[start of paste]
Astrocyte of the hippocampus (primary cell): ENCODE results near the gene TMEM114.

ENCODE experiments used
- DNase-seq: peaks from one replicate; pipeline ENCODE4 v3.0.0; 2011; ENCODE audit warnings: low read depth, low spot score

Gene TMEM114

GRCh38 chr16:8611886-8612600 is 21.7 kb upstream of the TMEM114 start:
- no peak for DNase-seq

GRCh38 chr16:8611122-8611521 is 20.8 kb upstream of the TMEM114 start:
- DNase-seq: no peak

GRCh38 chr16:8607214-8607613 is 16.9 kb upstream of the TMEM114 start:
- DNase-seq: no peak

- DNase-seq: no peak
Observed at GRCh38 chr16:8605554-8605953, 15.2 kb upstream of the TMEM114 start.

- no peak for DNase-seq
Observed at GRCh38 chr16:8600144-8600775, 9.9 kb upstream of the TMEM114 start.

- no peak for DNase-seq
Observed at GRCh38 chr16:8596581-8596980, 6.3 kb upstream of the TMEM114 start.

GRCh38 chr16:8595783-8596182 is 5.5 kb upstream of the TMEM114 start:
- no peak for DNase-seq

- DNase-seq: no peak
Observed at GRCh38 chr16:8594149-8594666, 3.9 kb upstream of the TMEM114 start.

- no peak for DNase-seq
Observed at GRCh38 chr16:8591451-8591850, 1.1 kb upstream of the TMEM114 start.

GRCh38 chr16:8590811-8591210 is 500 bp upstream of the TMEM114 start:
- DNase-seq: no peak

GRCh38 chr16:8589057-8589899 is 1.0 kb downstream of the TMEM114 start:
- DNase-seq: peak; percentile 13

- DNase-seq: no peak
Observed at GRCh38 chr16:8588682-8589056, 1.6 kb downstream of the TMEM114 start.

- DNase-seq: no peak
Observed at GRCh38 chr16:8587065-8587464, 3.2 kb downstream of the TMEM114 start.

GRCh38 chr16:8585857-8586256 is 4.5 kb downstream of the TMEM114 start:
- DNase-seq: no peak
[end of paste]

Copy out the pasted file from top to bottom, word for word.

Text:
Astrocyte of the hippocampus (primary cell): ENCODE results near the gene TMEM114.

ENCODE experiments used
- DNase-seq: peaks from one replicate; pipeline ENCODE4 v3.0.0; 2011; ENCODE audit warnings: low read depth, low spot score

Gene TMEM114

GRCh38 chr16:8611886-8612600 is 21.7 kb upstream of the TMEM114 start:
- no peak for DNase-seq

GRCh38 chr16:8611122-8611521 is 20.8 kb upstream of the TMEM114 start:
- DNase-seq: no peak

GRCh38 chr16:8607214-8607613 is 16.9 kb upstream of the TMEM114 start:
- DNase-seq: no peak

- DNase-seq: no peak
Observed at GRCh38 chr16:8605554-8605953, 15.2 kb upstream of the TMEM114 start.

- no peak for DNase-seq
Observed at GRCh38 chr16:8600144-8600775, 9.9 kb upstream of the TMEM114 start.

- no peak for DNase-seq
Observed at GRCh38 chr16:8596581-8596980, 6.3 kb upstream of the TMEM114 start.

GRCh38 chr16:8595783-8596182 is 5.5 kb upstream of the TMEM114 start:
- no peak for DNase-seq

- DNase-seq: no peak
Observed at GRCh38 chr16:8594149-8594666, 3.9 kb upstream of the TMEM114 start.

- no peak for DNase-seq
Observed at GRCh38 chr16:8591451-8591850, 1.1 kb upstream of the TMEM114 start.

GRCh38 chr16:8590811-8591210 is 500 bp upstream of the TMEM114 start:
- DNase-seq: no peak

GRCh38 chr16:8589057-8589899 is 1.0 kb downstream of the TMEM114 start:
- DNase-seq: peak; percentile 13

- DNase-seq: no peak
Observed at GRCh38 chr16:8588682-8589056, 1.6 kb downstream of the TMEM114 start.

- DNase-seq: no peak
Observed at GRCh38 chr16:8587065-8587464, 3.2 kb downstream of the TMEM114 start.

GRCh38 chr16:8585857-8586256 is 4.5 kb downstream of the TMEM114 start:
- DNase-seq: no peak